Pubs and Inns

As we start to enjoy the beautiful British summer time, here at the Archives Hub our thoughts often turn to beer and beer gardens. We thought we ought to celebrate this by devoting our August feature to pubs and all things hostelry and alcohol related.

Pubs and public houses or similar types of institution have been supplying the people of Britain with alcohol since Roman times and the introduction of the first road network in the British Isles. Tabernae were built to serve food and wine to travellers. These tabernae evolved into alehouses, inns and taverns with the inn or coaching inn coming to prominence at the dawn of the Industrial Revolution.

The Industrial Revolution also saw the birth of large regional breweries who began to buy up local public houses with a view to renting them out to publicans with the condition they sold their beer exclusively. This began the relationship between brewery or landlord and publican that still exists today. Today there are many different types of pubs and inns to cater for almost every whim a drinker may have. From gastropub, to microbrewery to large chain theme pubs our high streets continue to have pubs to feed and 'water' their communities.

Adapted from:

Photograph © The University of Manchester.

So this month we're highlighting descriptions for the records of breweries, licensed premises, and trade associations, plus the papers of pub users and temperance campaigners. There are also links to selected websites and suggested reading.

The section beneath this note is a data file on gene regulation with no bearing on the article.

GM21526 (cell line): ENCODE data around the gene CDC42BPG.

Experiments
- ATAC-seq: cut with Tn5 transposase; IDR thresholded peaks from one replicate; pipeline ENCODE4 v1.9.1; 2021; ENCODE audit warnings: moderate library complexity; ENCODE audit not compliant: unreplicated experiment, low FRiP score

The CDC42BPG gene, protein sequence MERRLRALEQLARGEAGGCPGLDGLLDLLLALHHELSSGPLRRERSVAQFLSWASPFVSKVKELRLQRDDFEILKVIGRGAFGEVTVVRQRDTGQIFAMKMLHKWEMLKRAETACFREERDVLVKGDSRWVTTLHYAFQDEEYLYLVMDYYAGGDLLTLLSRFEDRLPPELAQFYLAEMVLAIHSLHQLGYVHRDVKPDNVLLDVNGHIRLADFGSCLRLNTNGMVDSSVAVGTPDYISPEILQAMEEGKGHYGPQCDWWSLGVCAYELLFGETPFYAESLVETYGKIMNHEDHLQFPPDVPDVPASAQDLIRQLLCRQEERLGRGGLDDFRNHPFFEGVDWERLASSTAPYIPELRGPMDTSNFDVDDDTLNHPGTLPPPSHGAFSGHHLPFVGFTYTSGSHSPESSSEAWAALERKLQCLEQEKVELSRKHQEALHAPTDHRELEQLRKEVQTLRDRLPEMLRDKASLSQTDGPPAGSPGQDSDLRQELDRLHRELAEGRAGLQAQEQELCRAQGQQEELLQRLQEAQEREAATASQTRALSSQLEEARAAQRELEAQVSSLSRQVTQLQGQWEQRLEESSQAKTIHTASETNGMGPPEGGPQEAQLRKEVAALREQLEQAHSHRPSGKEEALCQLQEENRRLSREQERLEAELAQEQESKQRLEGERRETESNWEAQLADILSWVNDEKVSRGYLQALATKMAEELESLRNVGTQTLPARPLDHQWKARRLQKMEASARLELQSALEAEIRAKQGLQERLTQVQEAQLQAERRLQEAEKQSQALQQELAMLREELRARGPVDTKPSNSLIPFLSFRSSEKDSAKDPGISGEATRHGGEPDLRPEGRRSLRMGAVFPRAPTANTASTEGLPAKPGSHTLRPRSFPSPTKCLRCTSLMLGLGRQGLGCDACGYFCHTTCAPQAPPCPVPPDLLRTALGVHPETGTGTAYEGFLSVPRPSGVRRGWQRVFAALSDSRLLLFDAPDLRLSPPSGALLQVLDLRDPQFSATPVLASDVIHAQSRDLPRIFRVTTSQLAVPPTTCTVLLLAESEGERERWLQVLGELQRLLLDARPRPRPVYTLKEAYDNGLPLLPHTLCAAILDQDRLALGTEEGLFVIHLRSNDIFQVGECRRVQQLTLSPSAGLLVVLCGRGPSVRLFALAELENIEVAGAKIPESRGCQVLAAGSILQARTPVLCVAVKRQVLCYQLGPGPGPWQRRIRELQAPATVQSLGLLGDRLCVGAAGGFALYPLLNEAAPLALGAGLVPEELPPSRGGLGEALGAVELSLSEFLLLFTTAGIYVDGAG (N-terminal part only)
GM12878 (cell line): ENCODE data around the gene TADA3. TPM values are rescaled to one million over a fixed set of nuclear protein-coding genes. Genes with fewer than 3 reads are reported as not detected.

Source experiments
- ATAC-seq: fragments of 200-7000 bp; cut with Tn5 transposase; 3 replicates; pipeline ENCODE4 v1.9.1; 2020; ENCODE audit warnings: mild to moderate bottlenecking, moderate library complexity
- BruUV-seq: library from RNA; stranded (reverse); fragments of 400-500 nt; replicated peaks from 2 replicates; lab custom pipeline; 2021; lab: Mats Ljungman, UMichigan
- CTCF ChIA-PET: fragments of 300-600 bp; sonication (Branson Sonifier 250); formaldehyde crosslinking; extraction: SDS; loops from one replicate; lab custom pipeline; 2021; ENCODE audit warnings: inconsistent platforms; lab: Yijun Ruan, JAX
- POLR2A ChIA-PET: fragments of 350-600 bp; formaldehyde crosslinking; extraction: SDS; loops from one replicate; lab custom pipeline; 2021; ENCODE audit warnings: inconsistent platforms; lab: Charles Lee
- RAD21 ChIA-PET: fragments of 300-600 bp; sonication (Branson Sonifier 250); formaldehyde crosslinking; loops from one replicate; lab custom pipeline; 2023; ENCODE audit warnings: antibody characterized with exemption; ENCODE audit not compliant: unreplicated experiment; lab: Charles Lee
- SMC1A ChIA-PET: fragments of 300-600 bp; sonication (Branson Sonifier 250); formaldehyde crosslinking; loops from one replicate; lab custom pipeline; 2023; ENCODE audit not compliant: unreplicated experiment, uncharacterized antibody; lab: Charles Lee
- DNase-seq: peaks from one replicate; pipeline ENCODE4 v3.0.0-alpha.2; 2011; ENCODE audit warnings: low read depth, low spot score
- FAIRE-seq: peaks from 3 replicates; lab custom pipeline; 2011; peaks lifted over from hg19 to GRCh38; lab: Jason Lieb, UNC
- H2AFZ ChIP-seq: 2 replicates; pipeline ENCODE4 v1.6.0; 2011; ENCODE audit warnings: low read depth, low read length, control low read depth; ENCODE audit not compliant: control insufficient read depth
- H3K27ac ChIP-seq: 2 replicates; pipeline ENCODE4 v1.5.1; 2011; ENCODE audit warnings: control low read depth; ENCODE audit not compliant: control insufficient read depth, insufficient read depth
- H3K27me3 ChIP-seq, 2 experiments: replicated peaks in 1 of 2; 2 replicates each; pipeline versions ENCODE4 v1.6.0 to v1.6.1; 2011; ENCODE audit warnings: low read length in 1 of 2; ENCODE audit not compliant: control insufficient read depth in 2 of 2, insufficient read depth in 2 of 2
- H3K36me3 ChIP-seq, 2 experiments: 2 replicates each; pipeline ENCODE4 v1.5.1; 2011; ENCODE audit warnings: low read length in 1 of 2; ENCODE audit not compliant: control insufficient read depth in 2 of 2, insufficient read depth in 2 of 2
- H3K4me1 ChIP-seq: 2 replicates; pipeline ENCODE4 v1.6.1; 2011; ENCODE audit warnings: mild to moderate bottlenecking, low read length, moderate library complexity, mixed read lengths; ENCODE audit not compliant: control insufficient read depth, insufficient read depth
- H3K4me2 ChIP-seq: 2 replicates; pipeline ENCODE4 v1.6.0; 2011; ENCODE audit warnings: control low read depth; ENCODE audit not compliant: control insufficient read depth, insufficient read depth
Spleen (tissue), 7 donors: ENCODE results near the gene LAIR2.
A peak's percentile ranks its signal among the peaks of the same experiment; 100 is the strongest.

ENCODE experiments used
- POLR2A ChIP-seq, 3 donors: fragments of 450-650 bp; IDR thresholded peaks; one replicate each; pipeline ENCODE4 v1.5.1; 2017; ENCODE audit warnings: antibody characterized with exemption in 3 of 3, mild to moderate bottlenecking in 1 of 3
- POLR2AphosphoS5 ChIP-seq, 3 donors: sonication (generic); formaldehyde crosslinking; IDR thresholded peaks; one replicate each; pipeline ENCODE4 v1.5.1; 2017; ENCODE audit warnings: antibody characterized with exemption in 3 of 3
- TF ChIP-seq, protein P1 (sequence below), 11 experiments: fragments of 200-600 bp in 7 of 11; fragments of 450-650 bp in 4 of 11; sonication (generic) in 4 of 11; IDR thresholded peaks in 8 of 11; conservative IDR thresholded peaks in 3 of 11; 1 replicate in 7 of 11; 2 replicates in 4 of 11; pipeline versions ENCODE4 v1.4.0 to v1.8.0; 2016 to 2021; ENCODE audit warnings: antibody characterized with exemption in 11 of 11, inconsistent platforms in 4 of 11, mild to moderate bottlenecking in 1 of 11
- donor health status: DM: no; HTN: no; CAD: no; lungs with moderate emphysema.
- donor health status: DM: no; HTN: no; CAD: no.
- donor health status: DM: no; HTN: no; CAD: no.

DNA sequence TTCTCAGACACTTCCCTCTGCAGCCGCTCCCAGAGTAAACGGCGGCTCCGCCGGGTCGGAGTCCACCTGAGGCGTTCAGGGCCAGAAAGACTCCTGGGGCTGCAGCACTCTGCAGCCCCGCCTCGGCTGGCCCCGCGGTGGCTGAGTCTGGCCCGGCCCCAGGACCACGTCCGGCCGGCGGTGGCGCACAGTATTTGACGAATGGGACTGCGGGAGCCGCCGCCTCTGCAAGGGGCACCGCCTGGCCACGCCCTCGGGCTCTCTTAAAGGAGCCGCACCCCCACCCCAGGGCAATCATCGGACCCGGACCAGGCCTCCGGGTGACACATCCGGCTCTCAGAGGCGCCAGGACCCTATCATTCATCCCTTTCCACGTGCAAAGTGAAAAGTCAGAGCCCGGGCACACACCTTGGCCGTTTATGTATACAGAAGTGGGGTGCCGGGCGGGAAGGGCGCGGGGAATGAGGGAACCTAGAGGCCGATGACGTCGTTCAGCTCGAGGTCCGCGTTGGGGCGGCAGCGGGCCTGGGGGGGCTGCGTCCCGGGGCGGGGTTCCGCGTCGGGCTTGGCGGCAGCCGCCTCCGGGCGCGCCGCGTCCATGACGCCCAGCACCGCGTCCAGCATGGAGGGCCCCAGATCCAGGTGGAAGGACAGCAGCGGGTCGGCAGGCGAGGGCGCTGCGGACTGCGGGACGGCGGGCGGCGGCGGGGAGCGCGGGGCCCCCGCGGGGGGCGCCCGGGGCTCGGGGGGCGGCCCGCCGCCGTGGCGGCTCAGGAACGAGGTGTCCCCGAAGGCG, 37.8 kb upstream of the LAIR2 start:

Collection descriptions

Temperance and intemperance

  • Thomas Hughes (1822-1896) and Mary Hughes (1860-1941): as MP for Lambeth, Thomas Hughes attempted to introduce legislation against false weights and measures and on public house opening hours, which was not a popular move amongst the local small traders and publicans; in 1928 Mary Hughes moved to a converted pub in Whitechapel and renamed it the Dew Drop Inn as a social centre and refuge for the local homeless.
  • Isaac Reckitt (1792-1862): the Reckitt family dominated the village life of Swanland for several decades, ensuring that there were no pubs until quite recently.
  • Arthur James Sherwell (1863-1942) MP and temperance campaigner.
  • British Women's Temperance Association: founded in 1876.
  • David Lennox: lecturer in Forensic Medicine, researched working class life in late 19th century Dundee, including drunkenness and crime.
  • Health Survey for England: a series of annual surveys sponsored by the Department of Health; includes data on alcohol use.

Related links

Suggested reading

Links are provided to records on Copac for these items. Copac is the free, web based national union catalogue, containing the holdings of many of the major university and National Libraries in UK and Ireland plus a number of special libraries. For more information about accessing items see the FAQs on the Copac website.

  • Beers of the World by Gilbert Delos (1994) Records on Copac
  • The Brewing Industry. A Guide to Historical Records edited by Lesley Richmond and Alison Turton (1990) Records on Copac
  • Darts in England 1900-1939: A social history by Patrick Chaplin (2006), the story of the popular pub recreation Records on Copac
  • A Dictionary of Pub, Inn and Tavern Signs by Colin Waters (2005) Records on Copac
  • The English Alehouse : A Social History 1200-1830 by Peter Clark (1983) Records on Copac
  • The Good Pub Guide 2008 edited by Alisdair Aird and Fiona Stapley (2007) Records on Copac
  • An Inebriated History of Britain by Peter Haydon (2005, originally published as Beer and Britannia) Records on Copac
  • "Principal London coffee houses, taverns and inns in the eighteenth century" by John Paul De Castro, in: Notes and Queries, 12th series (1920-1922) Records on Copac
  • Temperance : or, How to pull down the signs of the public houses by Richard Weaver (1861) Records on Copac
  • Victorian Pubs by Mark Girouard (1984) Records on Copac

Archives Hub Blog: Pubs and Inns

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